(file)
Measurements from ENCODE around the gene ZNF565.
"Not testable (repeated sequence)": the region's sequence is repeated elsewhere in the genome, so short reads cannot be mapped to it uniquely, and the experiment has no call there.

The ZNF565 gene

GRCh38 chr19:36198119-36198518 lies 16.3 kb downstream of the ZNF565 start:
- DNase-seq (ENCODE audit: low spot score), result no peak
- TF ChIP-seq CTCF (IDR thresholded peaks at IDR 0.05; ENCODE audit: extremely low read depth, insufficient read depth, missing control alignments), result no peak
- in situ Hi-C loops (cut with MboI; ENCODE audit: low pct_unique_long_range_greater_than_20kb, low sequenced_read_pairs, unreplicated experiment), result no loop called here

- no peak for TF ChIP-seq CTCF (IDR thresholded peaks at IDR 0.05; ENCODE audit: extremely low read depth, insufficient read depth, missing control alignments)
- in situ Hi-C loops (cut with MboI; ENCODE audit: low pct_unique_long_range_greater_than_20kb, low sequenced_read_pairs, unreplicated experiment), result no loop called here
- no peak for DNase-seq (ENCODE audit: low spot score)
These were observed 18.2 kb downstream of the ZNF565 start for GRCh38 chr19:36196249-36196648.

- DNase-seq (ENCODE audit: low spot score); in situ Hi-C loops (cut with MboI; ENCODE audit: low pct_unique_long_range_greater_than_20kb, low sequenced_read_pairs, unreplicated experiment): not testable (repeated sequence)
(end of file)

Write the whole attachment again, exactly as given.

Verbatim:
Measurements from ENCODE around the gene ZNF565.
"Not testable (repeated sequence)": the region's sequence is repeated elsewhere in the genome, so short reads cannot be mapped to it uniquely, and the experiment has no call there.

The ZNF565 gene

GRCh38 chr19:36198119-36198518 lies 16.3 kb downstream of the ZNF565 start:
- DNase-seq (ENCODE audit: low spot score), result no peak
- TF ChIP-seq CTCF (IDR thresholded peaks at IDR 0.05; ENCODE audit: extremely low read depth, insufficient read depth, missing control alignments), result no peak
- in situ Hi-C loops (cut with MboI; ENCODE audit: low pct_unique_long_range_greater_than_20kb, low sequenced_read_pairs, unreplicated experiment), result no loop called here

- no peak for TF ChIP-seq CTCF (IDR thresholded peaks at IDR 0.05; ENCODE audit: extremely low read depth, insufficient read depth, missing control alignments)
- in situ Hi-C loops (cut with MboI; ENCODE audit: low pct_unique_long_range_greater_than_20kb, low sequenced_read_pairs, unreplicated experiment), result no loop called here
- no peak for DNase-seq (ENCODE audit: low spot score)
These were observed 18.2 kb downstream of the ZNF565 start for GRCh38 chr19:36196249-36196648.

- DNase-seq (ENCODE audit: low spot score); in situ Hi-C loops (cut with MboI; ENCODE audit: low pct_unique_long_range_greater_than_20kb, low sequenced_read_pairs, unreplicated experiment): not testable (repeated sequence)